Reading Street

If you’re curious about what happened with that textbook series I was working on last year, for which I wrote the reading-text narratives for a series of English textbooks for Korean elementary schoolkids, focused on English reading and writing skills, this post is for you.

I’m actually pretty happy with how Reading Street, the textbook series I coauthored with Dr. Haeyoung Kim, turned out. I received my copies of the book a while back, but didn’t really have time to look at them too closely.

Well, the first thing that strikes me is the artwork. Some of it is downright gorgeous. Look at this:

From "The Fairy Rule Book"

That’s artwork from the chapter titled “The Fairy Rule Book,” which is about a fairy named Bluebell who turns sixteen and, on the cusp of adulthood — and over a breakfast of blueberry pancakes and crunchy fried flowers — is given a book by her parents, a book titled The Fairy Rule Book.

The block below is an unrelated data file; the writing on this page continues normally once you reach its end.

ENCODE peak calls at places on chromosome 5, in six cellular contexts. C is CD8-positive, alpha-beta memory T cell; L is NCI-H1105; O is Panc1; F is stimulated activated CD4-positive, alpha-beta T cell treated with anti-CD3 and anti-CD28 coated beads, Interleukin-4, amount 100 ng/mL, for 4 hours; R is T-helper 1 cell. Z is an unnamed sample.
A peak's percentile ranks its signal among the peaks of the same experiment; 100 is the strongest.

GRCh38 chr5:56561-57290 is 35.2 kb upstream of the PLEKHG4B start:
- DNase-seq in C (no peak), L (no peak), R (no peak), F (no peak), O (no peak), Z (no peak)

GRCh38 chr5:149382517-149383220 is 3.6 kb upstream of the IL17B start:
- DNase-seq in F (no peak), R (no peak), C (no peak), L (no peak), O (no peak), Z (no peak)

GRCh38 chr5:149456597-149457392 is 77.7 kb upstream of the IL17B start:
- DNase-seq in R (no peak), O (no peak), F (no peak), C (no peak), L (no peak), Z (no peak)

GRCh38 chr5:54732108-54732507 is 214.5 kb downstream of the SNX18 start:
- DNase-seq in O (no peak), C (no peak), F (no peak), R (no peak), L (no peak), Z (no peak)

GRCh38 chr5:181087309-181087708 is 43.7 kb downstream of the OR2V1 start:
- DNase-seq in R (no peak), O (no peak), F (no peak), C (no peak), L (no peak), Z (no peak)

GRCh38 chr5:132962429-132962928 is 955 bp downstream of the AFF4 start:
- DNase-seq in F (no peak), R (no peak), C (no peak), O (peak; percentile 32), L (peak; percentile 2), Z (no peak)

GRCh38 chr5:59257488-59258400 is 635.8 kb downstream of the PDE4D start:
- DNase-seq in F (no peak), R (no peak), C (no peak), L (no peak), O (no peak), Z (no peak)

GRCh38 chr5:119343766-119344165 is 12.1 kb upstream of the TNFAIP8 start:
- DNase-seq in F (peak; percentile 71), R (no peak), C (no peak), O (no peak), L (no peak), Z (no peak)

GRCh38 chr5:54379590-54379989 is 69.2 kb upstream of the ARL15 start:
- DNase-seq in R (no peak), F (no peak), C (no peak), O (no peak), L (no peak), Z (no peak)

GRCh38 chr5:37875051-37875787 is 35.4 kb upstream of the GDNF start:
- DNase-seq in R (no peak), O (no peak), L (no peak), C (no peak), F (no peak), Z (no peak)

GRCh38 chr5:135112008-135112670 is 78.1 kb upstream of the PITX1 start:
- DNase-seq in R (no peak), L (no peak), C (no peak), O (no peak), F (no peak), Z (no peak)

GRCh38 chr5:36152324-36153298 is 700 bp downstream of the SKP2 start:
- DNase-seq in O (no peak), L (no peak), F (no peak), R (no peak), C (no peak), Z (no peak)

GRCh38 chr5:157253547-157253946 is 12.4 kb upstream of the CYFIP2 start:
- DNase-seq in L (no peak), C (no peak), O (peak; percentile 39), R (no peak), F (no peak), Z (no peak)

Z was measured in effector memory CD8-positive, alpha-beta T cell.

The book has moving pictures on each page, and each picture walks her something she needs to know to survive in the wider world — how to make a magic wand, how to hide from those monstrous, scary creatures called humans, and so on. But the last page is a riddle, because as long as she stares at it, no moving picture appears to instruct her.

ReadingStreet1Finally, she returns to tell her mother she’s solved the riddle of the back page. Her mom finds Bluebell’s handprint in bright blueberry ink, and of course, the solution to the riddle is that Bluebell sometimes needs to look beyond the rules and make decisions for herself, using her wisdom and intelligence.